A Profile of South Dakota’s Low-Wage Uninsured Workers

The recently enacted American Rescue Plan Act of 2021 (ARP) includes new large financial incentives for states to extend health insurance coverage to low-wage workers and other adults earning less than $17,775 a year.¹ These incentives apply to regular spending in a state’s Medicaid program and offer a five-percentage point across the board increase in the federal share for a 24-month period after the state extends coverage. The Kaiser Family Foundation estimates that South Dakota’s budget would see a net gain of $60 million over a two-year period if the state expanded Medicaid.² Approximately 27,800 uninsured nonelderly adults, or 42 percent of the state’s uninsured adult population, would gain health insurance.³

This fact sheet examines which workers and industries would benefit from expansion of Medicaid coverage.4 The hospitality sector accounts for 28 percent of those working without insurance (see Table 1). Restaurants and other food service businesses employ one in five low-wage uninsured workers in the state.5

Which parts of the state have higher proportions of uninsured workers?

The map below shows counties in the state and their proportions of uninsured adult workers of all incomes and citizenship status. Workers in Buffalo County have an extraordinarily high uninsured rate of 56 percent.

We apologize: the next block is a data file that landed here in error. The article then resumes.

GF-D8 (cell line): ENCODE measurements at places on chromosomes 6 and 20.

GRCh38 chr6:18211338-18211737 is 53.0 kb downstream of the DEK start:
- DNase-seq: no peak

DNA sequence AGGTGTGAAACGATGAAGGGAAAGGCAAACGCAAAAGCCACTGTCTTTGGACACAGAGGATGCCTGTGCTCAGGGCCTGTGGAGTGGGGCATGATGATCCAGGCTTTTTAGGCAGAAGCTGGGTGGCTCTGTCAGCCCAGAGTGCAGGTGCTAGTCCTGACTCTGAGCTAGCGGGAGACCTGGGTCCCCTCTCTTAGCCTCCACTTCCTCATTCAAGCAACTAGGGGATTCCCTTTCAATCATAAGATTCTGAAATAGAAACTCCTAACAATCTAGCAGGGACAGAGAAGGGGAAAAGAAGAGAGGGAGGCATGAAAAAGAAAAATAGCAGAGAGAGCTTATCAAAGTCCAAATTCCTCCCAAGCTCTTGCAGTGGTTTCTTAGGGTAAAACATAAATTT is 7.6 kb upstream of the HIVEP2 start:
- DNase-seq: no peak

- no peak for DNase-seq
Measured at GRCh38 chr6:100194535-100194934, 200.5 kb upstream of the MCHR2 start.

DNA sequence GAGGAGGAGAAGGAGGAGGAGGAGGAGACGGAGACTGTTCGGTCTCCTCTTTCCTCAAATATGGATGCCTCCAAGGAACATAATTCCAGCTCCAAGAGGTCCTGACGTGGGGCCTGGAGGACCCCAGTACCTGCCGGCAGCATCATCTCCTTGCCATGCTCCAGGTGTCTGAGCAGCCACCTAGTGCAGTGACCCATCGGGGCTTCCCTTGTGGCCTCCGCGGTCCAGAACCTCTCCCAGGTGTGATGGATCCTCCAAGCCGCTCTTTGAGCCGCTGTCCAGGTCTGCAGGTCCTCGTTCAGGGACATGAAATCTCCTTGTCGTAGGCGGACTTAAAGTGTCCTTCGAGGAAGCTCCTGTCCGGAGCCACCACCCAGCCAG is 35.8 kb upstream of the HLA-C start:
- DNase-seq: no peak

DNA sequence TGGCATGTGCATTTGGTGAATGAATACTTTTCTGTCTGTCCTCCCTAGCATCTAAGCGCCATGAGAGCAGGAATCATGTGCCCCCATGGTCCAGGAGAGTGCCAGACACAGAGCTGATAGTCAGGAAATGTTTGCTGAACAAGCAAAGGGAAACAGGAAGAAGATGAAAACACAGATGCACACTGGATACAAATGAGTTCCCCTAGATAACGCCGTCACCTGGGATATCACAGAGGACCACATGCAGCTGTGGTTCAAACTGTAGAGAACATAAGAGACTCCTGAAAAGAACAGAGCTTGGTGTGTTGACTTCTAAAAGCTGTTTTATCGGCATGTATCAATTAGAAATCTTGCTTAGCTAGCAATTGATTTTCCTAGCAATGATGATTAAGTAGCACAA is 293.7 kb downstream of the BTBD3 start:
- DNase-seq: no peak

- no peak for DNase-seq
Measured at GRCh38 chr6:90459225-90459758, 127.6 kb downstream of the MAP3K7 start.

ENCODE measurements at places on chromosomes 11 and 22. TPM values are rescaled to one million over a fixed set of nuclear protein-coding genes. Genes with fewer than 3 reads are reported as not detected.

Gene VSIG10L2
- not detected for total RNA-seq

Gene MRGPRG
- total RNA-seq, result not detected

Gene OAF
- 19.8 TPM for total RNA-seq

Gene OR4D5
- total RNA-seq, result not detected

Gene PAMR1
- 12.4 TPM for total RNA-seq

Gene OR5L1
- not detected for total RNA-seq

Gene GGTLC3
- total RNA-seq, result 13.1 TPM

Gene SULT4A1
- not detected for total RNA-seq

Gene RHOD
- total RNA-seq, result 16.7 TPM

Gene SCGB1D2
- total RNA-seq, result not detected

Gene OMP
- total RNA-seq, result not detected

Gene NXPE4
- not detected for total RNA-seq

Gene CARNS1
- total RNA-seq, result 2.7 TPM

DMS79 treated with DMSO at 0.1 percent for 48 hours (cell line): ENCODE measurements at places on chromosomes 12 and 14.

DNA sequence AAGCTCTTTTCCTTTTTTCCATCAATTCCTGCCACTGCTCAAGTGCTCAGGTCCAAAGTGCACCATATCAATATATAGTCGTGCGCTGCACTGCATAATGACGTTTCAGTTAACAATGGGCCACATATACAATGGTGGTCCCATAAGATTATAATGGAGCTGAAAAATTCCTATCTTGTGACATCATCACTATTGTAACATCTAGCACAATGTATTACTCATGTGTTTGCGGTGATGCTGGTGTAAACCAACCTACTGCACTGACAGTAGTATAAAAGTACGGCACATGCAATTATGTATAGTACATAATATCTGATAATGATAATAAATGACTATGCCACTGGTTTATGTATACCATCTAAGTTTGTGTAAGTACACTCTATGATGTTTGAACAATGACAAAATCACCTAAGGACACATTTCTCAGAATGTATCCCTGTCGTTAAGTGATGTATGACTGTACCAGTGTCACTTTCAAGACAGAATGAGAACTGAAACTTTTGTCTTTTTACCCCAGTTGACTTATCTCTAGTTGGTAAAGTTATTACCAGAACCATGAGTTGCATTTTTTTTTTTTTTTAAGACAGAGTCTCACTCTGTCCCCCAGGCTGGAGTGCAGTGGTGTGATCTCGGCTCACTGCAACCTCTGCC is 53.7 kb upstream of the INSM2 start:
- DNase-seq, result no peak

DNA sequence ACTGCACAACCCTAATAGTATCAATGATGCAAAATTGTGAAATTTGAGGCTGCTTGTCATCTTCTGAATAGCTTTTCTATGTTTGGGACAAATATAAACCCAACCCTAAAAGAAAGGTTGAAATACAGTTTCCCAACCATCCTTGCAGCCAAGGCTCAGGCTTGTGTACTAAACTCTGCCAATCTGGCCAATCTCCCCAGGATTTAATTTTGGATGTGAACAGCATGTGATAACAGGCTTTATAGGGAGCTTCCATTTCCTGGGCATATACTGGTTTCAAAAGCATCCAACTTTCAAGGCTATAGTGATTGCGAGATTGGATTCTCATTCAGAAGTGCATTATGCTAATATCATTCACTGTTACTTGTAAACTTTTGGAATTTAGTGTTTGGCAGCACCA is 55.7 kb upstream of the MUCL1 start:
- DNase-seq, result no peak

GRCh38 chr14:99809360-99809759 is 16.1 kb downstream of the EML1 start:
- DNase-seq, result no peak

Endnotes

1 For more information on the provisions of the law, see E. Park and S. Corlette, “American Rescue Plan Act: Health Coverage Provisions Explained” (Washington DC: Georgetown University Center for Children and Families and Center on Health Insurance Reform, March 2021), available at https://ccf.georgetown.edu/2021/03/11/american-rescue-plan-act-health-coverage-provisions-explained/. Low-income individuals defined as those earning less than 138 percent of the Federal Poverty Line—approximately $17,775 for an individual or $30,305 for a family of three. Workers defined as those who report industry and occupation information on the American Community Survey. Contact authors for more information on sources of data and methods.
2 R. Rudowitz, B. Corallo, and R. Garfield, “New Incentive for States to Adopt the ACA Medicaid Expansion: Implications for State Spending” (Washington DC: Kaiser Family Foundation, March 2021), available at https://www.kff.org/medicaid/issue-brief/new-incentive-for-states-to-adopt-the-aca-medicaid-expansion-implications-for-state-spending/.
3 Kaiser Family Foundation, “Who Could Medicaid Reach with Expansion in South Dakota?” (Washington DC: Kaiser Family Foundation, February 2021), available at https://files.kff.org/attachment/fact-sheet-medicaid-expansion-SD.
4 All data are derived from the American Community Survey (2019). Most data come from the Public Use Microdata Sample; county data calculated from American Community Survey five-year (2015-2019) prepared tables. Contact authors for more information on sources of data and methods.
5 Ibid.

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